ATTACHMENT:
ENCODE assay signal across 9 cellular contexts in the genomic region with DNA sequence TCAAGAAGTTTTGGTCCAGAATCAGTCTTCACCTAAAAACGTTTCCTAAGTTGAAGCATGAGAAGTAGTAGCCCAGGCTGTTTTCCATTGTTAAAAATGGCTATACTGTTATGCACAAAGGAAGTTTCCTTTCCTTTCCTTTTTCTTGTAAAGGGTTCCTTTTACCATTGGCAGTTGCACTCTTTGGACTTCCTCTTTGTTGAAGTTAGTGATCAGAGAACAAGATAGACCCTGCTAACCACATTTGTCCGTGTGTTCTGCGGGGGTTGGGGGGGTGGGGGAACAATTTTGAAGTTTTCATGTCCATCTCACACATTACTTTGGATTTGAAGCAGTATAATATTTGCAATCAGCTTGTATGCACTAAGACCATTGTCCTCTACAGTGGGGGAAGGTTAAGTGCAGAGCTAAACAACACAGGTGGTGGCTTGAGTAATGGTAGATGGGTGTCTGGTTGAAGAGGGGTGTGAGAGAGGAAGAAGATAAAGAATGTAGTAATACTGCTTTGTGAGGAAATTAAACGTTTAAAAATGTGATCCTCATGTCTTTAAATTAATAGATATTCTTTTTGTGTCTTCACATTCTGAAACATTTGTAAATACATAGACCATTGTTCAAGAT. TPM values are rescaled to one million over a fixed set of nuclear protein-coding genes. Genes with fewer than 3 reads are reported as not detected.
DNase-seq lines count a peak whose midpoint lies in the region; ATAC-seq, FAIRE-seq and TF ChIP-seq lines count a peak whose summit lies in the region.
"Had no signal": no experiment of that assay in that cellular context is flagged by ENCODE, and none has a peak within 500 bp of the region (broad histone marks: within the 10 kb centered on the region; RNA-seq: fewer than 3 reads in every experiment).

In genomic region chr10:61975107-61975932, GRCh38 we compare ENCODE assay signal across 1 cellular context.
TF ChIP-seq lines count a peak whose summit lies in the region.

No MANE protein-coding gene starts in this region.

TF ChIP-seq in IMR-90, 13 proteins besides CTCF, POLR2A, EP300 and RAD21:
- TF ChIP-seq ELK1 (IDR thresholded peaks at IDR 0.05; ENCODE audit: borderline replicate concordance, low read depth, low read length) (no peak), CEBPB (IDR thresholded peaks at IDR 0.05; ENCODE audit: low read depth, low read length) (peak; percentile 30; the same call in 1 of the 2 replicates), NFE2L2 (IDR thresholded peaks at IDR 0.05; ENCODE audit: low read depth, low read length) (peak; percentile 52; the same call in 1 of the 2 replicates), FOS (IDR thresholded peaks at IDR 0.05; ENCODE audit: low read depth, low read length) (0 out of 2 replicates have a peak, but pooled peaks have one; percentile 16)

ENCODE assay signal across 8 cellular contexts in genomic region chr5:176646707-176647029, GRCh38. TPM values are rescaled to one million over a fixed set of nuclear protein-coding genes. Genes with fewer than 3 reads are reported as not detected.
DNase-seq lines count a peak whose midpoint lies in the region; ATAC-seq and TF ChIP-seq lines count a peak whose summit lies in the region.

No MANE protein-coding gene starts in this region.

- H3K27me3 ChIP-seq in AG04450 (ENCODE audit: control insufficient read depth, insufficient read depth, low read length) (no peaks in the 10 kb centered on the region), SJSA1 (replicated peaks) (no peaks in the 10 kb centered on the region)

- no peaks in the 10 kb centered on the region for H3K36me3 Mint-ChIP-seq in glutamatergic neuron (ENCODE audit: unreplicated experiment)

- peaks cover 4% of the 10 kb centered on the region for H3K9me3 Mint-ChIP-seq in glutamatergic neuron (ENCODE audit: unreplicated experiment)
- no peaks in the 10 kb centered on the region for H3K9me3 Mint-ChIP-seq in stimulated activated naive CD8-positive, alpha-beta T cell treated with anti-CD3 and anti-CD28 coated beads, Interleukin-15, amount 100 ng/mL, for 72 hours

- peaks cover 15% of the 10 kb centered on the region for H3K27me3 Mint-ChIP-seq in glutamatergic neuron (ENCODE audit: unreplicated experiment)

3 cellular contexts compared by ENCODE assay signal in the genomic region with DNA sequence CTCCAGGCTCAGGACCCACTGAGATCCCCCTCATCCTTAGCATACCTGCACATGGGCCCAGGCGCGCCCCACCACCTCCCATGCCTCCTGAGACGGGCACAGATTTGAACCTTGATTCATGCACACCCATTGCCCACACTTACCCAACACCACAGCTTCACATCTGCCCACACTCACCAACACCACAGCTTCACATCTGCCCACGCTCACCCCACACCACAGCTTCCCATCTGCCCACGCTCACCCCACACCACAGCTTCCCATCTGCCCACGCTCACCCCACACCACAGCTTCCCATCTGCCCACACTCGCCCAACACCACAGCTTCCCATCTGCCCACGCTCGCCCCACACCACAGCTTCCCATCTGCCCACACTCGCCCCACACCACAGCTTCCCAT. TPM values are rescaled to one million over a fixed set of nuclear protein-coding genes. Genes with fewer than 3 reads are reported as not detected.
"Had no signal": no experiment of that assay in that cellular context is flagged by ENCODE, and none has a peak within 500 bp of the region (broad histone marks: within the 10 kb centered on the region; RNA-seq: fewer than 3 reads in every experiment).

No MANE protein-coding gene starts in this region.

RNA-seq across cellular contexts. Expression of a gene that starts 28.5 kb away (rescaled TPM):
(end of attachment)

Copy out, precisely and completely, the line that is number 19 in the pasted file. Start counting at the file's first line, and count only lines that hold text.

No MANE protein-coding gene starts in this region.